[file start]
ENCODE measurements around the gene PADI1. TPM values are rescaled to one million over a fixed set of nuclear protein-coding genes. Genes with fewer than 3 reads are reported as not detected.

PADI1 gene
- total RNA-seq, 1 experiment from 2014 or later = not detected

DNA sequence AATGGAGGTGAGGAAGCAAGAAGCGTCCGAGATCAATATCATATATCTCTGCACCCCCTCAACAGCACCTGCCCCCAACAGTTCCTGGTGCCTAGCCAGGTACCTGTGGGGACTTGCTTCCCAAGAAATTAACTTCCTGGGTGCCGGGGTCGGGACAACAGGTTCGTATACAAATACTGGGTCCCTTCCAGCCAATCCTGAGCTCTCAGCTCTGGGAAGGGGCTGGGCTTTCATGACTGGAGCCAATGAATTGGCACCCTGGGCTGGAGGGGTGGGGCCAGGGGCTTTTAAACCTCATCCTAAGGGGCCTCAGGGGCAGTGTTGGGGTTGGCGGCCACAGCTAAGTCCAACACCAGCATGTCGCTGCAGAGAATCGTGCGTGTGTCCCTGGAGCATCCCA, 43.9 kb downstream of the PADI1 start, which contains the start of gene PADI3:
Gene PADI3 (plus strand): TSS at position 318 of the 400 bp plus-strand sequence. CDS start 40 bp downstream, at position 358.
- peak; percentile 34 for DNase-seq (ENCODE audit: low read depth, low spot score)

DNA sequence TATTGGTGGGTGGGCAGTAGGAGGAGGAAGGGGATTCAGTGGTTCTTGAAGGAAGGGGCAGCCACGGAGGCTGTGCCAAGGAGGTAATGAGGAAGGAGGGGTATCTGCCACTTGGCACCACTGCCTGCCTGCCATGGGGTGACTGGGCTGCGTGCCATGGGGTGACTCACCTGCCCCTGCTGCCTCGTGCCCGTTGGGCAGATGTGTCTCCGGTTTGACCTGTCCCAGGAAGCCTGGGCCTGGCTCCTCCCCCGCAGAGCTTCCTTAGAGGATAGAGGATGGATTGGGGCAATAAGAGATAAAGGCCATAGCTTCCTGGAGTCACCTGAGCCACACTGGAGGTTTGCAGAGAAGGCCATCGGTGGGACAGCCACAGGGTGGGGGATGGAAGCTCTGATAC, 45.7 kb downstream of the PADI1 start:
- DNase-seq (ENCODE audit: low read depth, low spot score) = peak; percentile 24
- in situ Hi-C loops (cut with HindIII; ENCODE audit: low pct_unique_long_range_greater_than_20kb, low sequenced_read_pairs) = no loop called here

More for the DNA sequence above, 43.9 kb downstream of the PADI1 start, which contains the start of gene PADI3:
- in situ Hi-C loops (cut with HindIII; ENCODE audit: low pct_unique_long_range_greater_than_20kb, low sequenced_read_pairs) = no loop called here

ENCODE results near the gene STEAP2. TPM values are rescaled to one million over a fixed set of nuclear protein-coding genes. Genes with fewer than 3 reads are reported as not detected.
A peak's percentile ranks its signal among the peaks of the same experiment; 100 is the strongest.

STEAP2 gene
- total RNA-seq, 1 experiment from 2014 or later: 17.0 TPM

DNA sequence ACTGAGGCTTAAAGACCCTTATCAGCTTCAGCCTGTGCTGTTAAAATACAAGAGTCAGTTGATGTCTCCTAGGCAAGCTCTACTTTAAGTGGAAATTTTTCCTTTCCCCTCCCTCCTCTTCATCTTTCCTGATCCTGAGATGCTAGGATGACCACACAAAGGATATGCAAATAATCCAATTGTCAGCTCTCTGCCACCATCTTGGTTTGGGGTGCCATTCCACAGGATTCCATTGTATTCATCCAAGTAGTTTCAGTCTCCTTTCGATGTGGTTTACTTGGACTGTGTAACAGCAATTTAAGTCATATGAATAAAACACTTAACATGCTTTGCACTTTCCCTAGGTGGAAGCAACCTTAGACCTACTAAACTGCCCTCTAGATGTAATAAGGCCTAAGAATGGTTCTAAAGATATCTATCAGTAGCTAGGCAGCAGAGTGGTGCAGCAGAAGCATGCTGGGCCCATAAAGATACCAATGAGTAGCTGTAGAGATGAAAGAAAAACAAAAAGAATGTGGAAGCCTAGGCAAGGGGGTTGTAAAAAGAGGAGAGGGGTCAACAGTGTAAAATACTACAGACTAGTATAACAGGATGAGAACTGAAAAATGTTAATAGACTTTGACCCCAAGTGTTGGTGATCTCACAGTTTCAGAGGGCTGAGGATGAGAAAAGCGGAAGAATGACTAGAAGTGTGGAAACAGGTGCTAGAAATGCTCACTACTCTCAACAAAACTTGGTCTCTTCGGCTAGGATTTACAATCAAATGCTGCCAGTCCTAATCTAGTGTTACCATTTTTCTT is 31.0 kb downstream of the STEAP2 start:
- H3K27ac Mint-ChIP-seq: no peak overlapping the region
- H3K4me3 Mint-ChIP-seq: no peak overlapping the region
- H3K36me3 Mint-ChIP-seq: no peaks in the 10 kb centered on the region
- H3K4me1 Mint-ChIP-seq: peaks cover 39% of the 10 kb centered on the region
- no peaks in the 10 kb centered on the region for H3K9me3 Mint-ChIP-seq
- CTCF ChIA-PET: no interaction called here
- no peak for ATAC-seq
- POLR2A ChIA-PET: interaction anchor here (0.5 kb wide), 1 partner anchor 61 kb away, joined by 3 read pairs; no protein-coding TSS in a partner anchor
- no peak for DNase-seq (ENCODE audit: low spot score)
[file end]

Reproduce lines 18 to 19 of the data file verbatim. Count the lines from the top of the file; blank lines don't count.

- H3K4me3 Mint-ChIP-seq: no peak overlapping the region
- H3K36me3 Mint-ChIP-seq: no peaks in the 10 kb centered on the region